In recent decades, police have committed themselves to crime reduction and styled themselves as “warriors” against crime. This orientation fueled a raft of proactive policing strategies, including the notorious “stop, question, and frisk” approach that was constitutionally challenged in 2013 in Floyd v. City of New York.7 During the period that police actively employed these strategies between 1990 and 2016, violent crime declined dramatically, leading scholars to hypothesize about the relative importance of police activity as a contributing factor.8 The group of people most likely to be victims of homicides, young Black men, experienced many fewer homicides during this period of decline. Sociologist Patrick Sharkey expressed this demographic change in the following way, “The impact of the decline in homicide on the life expectancy of Black men [as a group] is roughly equivalent to the impact of eliminating obesity altogether.”9 To the extent that police can claim even some credit for this decline—and some believe that they can claim a great deal of credit—the Gallup polls described above are puzzling and call into question the relationship between public confidence and crime-fighting. If the primary reason for public confidence in police was their effectiveness at crime-fighting, we would expect confidence to rise during that time rather than to remain flat. Moreover, we would expect that the group who received the most benefits of crime-fighting, Black adults, would register increasing ratings of confidence, even accounting for low base rates. But that is not what we see, which suggests that members of the public care about other factors beyond police effectiveness at reducing violence when coming to conclusions about confidence and trust. Tyler’s process-based approach provides a way to account for what we see in the Gallup data.

In their pathbreaking book The Social Psychology of Procedural Justice, psychologists Tom Tyler and Allan Lind develop what they call the “group value theory” of procedural justice, which explains that people understand the ways legal authorities treat them as information about how those authorities view them, as opposed to information about outcome control, which was the prevailing view before Tyler and Lind developed their theory.10 People tend to place much more weight on how authorities exercise power than the ends for which that power is exercised. Across institutional contexts (courts, businesses, schools), researchers have demonstrated consistent findings: public conclusions regarding legitimacy are tied more closely to judgments about the fairness of actions than to evaluations of the fairness of outcomes or the effectiveness of actors in achieving outcomes. In other words, the relationship between the public and how authorities make decisions is inherently relational instead of instrumental.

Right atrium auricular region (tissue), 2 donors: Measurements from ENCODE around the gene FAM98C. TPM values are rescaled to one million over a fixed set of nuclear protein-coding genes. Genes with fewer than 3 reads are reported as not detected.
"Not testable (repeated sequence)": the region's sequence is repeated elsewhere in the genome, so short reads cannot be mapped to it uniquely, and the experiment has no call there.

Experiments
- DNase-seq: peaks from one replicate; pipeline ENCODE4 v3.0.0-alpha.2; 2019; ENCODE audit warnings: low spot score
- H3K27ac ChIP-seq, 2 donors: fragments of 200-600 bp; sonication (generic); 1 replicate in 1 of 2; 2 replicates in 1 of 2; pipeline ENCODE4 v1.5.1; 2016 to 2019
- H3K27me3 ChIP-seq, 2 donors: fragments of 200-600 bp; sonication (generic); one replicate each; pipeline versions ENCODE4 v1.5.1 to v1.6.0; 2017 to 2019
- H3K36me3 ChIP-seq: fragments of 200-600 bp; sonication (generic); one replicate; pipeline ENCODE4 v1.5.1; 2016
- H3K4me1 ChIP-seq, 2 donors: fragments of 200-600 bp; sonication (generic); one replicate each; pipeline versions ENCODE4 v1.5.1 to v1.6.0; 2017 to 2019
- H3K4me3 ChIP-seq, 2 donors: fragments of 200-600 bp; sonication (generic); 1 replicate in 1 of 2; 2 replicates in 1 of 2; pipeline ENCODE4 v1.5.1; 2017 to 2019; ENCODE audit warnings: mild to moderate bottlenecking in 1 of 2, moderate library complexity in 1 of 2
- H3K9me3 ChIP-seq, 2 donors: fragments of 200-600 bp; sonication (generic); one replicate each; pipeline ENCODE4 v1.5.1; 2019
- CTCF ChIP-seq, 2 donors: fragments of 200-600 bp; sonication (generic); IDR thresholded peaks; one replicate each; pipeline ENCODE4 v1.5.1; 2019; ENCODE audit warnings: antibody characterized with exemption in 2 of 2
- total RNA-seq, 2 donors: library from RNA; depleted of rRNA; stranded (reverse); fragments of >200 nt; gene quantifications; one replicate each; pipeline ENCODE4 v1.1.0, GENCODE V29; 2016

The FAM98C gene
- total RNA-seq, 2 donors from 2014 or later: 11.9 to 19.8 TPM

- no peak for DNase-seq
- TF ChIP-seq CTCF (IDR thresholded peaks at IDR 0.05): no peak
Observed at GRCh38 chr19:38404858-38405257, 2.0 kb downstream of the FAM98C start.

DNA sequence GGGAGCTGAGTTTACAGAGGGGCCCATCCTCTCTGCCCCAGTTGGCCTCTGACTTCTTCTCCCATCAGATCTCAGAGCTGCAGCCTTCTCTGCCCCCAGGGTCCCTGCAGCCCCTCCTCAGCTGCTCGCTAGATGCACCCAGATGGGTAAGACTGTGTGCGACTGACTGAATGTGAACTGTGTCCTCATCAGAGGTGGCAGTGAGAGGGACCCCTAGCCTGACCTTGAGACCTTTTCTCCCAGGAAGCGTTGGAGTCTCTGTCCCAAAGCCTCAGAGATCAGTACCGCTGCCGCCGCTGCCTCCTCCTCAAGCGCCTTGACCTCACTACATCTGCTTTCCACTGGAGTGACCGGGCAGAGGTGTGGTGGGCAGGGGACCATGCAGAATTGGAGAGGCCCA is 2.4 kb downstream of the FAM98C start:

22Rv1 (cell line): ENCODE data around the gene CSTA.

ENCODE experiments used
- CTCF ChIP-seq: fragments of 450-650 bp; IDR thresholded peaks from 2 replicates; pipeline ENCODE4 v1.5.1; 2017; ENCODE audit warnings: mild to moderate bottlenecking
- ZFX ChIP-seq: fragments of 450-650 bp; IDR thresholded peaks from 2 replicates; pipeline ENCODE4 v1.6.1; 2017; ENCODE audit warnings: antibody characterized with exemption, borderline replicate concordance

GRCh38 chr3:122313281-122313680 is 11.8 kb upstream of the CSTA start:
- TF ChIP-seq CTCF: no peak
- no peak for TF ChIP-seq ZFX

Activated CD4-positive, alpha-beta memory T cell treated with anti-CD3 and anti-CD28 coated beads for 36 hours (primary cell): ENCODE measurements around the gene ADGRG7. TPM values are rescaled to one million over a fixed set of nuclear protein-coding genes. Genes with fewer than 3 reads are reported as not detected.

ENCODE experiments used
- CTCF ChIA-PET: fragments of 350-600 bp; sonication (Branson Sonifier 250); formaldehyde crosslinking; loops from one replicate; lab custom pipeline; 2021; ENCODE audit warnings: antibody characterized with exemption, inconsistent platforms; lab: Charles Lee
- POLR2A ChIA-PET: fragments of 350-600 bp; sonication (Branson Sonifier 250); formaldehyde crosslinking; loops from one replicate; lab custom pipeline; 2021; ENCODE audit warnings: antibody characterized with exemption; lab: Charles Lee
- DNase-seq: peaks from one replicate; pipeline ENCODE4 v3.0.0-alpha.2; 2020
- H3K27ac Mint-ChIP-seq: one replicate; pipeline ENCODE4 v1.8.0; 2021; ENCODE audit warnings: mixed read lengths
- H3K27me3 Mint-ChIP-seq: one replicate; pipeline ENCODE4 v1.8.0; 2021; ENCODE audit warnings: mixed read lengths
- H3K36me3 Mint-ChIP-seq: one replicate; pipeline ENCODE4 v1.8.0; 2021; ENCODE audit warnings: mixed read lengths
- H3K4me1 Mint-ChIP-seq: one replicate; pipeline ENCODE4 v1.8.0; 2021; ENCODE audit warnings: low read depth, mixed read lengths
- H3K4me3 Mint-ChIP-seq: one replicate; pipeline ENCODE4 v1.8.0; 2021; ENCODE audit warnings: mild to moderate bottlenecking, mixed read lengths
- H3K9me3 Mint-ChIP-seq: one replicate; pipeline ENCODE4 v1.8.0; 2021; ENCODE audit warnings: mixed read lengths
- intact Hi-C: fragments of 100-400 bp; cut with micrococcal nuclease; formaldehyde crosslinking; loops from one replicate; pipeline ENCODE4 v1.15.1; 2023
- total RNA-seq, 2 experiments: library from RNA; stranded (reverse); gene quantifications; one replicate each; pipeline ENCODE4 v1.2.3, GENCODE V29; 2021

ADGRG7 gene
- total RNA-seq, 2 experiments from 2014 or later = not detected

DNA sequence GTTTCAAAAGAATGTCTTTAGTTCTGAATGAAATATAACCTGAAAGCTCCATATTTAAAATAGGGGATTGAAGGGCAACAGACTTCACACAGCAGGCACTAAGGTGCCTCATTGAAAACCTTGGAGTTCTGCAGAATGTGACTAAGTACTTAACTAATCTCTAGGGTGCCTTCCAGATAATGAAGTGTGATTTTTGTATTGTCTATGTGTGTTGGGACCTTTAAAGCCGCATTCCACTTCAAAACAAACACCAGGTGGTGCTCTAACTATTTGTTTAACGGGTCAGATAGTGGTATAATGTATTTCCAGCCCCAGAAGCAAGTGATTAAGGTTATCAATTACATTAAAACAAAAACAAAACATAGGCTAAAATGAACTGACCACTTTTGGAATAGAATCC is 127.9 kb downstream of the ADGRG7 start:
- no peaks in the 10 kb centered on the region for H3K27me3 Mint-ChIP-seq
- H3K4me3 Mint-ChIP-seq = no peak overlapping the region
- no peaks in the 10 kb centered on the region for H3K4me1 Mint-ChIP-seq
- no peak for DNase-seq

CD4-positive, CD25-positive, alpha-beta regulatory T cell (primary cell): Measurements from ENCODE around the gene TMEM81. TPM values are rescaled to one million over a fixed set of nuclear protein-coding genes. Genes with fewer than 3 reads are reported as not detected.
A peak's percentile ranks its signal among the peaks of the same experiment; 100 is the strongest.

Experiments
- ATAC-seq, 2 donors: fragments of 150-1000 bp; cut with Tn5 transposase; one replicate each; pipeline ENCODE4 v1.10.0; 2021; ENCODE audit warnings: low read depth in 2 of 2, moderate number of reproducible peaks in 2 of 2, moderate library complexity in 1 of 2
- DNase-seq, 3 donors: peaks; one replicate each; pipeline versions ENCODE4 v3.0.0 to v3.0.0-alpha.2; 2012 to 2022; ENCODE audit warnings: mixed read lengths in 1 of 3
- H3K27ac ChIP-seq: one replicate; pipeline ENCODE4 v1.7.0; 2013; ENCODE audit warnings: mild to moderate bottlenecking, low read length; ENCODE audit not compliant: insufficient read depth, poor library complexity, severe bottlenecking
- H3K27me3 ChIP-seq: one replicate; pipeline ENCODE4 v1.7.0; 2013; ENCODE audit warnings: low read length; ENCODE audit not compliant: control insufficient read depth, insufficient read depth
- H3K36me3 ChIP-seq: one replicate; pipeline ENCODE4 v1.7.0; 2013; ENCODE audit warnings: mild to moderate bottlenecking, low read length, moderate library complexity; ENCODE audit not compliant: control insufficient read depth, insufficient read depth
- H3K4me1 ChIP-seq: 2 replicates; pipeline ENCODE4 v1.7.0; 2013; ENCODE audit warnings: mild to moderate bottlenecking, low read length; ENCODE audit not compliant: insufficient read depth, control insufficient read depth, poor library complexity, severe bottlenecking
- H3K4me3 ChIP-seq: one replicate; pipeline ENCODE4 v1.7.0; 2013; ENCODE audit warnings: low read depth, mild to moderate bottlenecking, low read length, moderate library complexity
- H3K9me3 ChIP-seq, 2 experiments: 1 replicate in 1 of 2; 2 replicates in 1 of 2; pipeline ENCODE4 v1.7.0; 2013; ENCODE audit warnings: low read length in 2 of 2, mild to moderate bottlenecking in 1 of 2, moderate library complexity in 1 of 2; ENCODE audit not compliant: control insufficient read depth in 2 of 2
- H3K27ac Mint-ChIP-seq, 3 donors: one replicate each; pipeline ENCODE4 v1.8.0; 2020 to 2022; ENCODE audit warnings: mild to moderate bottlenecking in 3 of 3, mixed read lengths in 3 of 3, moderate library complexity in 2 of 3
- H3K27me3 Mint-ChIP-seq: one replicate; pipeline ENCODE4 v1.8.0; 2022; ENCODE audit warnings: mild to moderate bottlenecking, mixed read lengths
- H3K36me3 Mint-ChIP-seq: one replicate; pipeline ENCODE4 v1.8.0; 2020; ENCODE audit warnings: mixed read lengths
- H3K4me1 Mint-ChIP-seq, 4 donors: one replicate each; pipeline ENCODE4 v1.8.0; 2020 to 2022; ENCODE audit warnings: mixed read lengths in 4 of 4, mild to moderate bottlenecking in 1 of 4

Procedural justice turns out to be key in members of the public’s determinations of whether they consider legal authorities to have behaved fairly. Their perceptions of procedural justice depend on four factors.11 The first factor centers participation, particularly “voice.” People report higher levels of satisfaction in encounters with authorities when they have an opportunity to explain their situation and perspective. This is true even when people are aware that their participation will not impact the outcome; they nonetheless want to be listened to and taken seriously. Fairness of decision-making by authorities—that is, aspects of fair process—is the second factor. People focus on indications of a decision-maker’s neutrality, objectivity, factuality, consistency, and transparency. In the specific context of policing, it matters whether legal authorities, in their interactions with the public, take the time to explain what they are doing and why. The third factor is related to the first: people care a great deal about how they are treated by legal authorities, such as police officers. Specifically, people desire to be treated with dignity, respect for their rights, and politeness. Being listened to and taken seriously is obviously related to this factor. Fourth and finally, in their interactions with authorities, people want to believe that authorities are acting out of a sense of benevolence toward them. That is, people attempt to discern why authorities are acting the way they are by assessing how they are acting. They want to trust that the motivations of the authorities are sincere and well-intentioned. Basically, members of the public want to believe that the authority they are dealing with believes that they count and cares about them. In relationships with law enforcement, the public makes this assessment by evaluating how police officers treat them.

Research connecting these ideas to policing has demonstrated great benefits for the police agencies that employ them. For example, when people perceive that legal authorities are treating them fairly, they say they are more likely to comply, cooperate, and engage with the law and authorities’ directives.12 Importantly, when policing agencies emphasize process-based approaches, they need not choose between crime reduction and promoting trust.

The public conversation around policing has begun to center trust as opposed to merely police effectiveness at reducing crime. Again, a statement from President Obama’s Task Force is instructive: “Crime reduction is not self-justifying.”13 To that end, in the last several years, police departments have promoted and implemented numerous strategies ranging from changes in policy to active bystander training for officers, to greater civilian involvement in setting policy, goals, and projects for their agencies.